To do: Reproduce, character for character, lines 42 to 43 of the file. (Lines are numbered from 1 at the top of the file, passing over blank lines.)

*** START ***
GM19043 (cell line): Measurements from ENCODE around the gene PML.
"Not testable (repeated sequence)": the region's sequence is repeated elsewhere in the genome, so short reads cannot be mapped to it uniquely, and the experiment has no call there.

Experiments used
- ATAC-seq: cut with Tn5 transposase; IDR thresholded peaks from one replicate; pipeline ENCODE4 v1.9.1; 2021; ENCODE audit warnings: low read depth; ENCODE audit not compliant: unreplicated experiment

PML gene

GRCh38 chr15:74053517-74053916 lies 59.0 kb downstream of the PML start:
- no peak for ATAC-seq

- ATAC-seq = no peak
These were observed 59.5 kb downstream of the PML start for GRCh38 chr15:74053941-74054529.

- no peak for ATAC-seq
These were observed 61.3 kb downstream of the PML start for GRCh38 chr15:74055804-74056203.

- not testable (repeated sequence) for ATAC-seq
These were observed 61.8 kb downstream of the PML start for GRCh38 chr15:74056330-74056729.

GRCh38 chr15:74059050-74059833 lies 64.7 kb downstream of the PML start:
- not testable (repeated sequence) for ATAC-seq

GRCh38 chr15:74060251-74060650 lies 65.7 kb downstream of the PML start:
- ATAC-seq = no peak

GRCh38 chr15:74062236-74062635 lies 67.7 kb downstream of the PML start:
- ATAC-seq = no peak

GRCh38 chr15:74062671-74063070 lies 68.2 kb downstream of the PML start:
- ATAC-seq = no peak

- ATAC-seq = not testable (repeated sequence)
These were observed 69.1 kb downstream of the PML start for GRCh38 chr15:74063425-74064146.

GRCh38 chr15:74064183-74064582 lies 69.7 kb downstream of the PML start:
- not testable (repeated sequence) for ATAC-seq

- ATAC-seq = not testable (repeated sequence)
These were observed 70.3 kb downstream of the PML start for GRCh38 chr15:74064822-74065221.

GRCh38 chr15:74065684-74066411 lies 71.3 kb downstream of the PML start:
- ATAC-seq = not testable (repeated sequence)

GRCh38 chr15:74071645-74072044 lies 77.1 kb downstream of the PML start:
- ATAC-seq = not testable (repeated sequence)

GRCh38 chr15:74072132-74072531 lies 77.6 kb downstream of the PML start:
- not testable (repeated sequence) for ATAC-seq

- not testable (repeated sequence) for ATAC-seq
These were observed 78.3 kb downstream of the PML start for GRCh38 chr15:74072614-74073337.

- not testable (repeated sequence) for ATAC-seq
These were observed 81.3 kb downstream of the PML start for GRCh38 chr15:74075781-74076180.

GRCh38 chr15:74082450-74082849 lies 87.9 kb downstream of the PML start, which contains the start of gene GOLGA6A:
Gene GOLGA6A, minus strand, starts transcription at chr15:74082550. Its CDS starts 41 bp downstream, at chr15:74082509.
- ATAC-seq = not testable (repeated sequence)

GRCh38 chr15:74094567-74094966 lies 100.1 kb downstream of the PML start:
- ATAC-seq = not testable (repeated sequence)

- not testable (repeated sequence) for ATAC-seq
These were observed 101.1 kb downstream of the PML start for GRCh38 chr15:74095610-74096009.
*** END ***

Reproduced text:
- ATAC-seq = not testable (repeated sequence)

- not testable (repeated sequence) for ATAC-seq